Homer's Odyssey-Violence And The Risks To American Society

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Violence and the Risks to American Society
In the epic poem “The Odyssey” by Homer, the Cyclopes are the characters that have greatest impact on the lifestyles of the remaining characters. The Cyclops beast like qualities allows them to be seen as the ones to terrorize the lives of the other characters such as Odysseus and his men. The Cyclopes commit acts of violence to prove the power they have on other. Modern American society is no different and in recent years it has become more notable that violence is one its biggest threats. Modern American culture is in many ways similar to that in the Odyssey when it comes to how violence affects and imposes its powers. Violence is the greatest evil to American society not only because of the immediate …show more content…

Although Greek author, Homer, did not write about the same kind of violence it is important to look at the Odyssey and find out the effects violence had on them. Form reading the Odyssey, the reader can identify the Cyclops, specifically Polyphemus actions that instilled fear in Odysseus and his companions. Homer uses a simile to depict one of the Cyclops’ acts of violence, “…he dismembered them and made his meal…gaping and crunching like a mountain lion” In this scene Odysseus witnesses the Cyclops’ ability to commit acts of violence. The effects of the Cyclops’ violent acts leaves Odysseus fearful to the point that he becomes cautious about reacting instantly and instead comes up with a detail plan to defeat and escape the land of the Cyclops. Violence was one of the evils in Homer’s epic poem that influence how Odysseus was affected by insecurity and fear to adjust his strategy that eventually lead him back home to …show more content…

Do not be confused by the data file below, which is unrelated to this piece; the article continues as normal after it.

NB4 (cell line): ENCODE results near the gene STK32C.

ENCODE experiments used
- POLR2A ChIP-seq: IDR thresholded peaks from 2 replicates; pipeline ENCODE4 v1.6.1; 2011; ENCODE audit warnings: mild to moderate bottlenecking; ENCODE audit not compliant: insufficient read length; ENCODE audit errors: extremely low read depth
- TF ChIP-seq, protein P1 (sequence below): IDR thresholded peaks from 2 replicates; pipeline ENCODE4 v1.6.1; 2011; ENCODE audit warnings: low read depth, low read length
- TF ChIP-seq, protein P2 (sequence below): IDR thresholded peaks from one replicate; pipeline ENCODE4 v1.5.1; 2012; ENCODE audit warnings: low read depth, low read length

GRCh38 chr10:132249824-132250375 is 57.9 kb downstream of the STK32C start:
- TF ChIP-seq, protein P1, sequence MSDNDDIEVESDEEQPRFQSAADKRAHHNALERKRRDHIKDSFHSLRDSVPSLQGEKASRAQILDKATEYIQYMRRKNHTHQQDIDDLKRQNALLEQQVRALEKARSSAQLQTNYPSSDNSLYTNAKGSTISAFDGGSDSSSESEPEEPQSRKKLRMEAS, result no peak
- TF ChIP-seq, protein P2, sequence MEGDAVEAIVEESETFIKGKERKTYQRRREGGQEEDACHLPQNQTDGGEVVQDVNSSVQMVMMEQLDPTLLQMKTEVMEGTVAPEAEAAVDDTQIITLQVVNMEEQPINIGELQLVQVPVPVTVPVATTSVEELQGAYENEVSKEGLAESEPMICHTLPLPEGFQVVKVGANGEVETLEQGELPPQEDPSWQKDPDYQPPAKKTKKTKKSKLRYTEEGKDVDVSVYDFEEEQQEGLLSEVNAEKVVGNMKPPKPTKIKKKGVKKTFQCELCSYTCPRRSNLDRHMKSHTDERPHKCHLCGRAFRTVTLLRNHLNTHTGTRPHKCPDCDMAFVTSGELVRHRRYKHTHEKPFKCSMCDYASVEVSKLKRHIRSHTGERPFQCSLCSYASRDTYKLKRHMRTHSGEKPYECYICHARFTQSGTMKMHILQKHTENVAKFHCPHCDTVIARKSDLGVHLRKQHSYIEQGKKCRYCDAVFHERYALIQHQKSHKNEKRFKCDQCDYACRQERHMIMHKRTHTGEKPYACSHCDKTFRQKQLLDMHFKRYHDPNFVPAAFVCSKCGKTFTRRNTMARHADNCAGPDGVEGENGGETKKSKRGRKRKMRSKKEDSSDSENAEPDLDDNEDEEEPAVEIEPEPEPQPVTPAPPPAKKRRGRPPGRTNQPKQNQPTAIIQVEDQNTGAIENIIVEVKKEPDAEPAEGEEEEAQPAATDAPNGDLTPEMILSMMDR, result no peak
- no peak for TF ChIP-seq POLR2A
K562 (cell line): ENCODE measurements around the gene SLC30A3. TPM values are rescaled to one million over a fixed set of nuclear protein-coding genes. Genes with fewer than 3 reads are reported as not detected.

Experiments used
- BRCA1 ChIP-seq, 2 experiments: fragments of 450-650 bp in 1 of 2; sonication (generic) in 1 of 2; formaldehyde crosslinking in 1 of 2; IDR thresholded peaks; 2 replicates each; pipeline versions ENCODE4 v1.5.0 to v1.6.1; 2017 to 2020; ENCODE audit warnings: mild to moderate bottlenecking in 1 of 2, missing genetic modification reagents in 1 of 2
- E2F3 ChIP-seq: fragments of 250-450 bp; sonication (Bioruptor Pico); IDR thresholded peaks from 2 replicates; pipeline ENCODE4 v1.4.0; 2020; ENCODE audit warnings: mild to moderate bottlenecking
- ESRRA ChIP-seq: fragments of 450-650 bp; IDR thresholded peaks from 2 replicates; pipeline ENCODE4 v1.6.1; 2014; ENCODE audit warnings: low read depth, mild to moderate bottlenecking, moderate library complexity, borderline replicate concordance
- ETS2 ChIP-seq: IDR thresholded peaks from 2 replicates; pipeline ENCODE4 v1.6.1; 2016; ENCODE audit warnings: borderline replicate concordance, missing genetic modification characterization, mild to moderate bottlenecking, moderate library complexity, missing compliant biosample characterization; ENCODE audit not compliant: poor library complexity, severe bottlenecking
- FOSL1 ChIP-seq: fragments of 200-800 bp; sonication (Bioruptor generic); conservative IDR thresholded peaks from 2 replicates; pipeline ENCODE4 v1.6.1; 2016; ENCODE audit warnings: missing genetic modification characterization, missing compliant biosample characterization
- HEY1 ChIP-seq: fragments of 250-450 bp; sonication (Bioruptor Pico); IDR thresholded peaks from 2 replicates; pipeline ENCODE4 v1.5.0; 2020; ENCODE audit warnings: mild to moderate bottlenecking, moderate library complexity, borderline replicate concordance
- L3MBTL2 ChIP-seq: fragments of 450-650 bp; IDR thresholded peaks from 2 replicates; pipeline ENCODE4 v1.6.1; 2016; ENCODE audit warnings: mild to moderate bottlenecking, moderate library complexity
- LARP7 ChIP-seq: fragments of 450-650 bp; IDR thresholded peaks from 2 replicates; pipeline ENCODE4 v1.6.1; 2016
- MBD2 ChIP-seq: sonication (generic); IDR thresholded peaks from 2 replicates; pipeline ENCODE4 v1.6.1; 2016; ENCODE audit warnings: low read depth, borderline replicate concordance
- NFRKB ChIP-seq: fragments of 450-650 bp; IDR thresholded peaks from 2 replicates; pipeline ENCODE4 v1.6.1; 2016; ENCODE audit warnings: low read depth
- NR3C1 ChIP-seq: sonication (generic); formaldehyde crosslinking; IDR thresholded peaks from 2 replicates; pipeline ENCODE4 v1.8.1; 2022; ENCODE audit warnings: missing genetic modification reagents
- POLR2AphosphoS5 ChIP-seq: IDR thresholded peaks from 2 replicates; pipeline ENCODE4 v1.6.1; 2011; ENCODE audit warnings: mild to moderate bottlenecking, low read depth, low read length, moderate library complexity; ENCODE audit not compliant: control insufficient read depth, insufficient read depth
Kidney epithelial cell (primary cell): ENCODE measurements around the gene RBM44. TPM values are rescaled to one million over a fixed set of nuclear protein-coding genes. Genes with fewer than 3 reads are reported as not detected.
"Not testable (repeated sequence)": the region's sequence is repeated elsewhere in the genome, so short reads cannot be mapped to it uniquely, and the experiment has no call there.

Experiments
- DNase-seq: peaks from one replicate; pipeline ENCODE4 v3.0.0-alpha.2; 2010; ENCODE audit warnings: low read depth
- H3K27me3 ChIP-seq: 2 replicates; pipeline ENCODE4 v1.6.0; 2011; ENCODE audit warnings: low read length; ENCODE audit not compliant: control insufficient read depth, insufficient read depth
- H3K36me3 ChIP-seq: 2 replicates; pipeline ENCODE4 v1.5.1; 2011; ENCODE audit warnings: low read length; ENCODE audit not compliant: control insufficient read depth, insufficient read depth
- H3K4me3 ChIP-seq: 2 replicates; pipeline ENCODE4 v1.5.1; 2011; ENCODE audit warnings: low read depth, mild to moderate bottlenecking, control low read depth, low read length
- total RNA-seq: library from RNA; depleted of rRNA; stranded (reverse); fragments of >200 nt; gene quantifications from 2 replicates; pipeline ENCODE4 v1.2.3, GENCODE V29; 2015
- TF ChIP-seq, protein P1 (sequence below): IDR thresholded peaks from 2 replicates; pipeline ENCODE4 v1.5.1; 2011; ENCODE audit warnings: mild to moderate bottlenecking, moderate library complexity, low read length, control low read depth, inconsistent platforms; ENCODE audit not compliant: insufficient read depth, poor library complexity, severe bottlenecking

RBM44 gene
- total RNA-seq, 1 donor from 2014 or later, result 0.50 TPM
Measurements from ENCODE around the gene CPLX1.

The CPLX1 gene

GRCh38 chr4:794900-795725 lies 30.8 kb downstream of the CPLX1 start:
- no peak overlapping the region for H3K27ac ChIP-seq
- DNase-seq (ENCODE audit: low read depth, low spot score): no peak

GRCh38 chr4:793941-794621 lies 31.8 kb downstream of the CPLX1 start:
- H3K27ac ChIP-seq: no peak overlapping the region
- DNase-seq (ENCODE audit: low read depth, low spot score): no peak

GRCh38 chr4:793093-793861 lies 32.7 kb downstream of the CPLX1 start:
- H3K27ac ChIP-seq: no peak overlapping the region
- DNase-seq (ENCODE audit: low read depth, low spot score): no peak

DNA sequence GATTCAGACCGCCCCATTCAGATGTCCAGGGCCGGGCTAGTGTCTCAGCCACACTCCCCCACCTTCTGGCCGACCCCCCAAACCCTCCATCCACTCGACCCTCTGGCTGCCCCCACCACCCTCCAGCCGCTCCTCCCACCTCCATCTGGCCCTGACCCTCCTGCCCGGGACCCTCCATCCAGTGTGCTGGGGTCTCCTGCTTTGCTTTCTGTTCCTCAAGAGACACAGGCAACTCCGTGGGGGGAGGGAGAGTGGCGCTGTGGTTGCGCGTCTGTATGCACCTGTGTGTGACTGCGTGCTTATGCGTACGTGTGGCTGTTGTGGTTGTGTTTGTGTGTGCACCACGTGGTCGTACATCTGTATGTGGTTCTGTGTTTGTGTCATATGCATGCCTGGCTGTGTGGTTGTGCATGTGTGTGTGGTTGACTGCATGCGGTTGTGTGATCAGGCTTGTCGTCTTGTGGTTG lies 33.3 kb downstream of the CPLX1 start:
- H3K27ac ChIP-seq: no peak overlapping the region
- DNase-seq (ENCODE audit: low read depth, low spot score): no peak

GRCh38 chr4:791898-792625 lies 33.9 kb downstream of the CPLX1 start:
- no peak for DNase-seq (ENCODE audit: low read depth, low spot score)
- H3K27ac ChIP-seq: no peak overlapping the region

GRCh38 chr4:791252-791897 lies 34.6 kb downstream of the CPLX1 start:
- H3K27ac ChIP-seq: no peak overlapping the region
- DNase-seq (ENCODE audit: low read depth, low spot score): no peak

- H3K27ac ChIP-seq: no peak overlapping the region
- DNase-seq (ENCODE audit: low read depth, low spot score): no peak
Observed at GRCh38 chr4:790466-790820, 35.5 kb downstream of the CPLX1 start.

Another reason why violence is one of the biggest evils towards the American lifestyle is because members of society can be influence to part take in violent actions. The book, “Violence: Why People Do Bad Things, with Strategies to Reduce That Risk.” written by Raymond B. Flannery points out that people who commit acts of violence are those who are “…overcome with anger, fear, jealousy, and greed, they usually commit crimes on impulse (actions without thought) and are truly sorry for these acts within a short period of time.” Feelings of anger, fear, jealousy, and greed are feelings that any person can experience at any time and it becomes a threat once those people are not equipped with the right tool to manage their emotions. The more frequent acts of violence become the more used to dealing with them people become. It is not that the acts become less violent each time but instead is that people start to become adapted to the fear and insecurity caused by such

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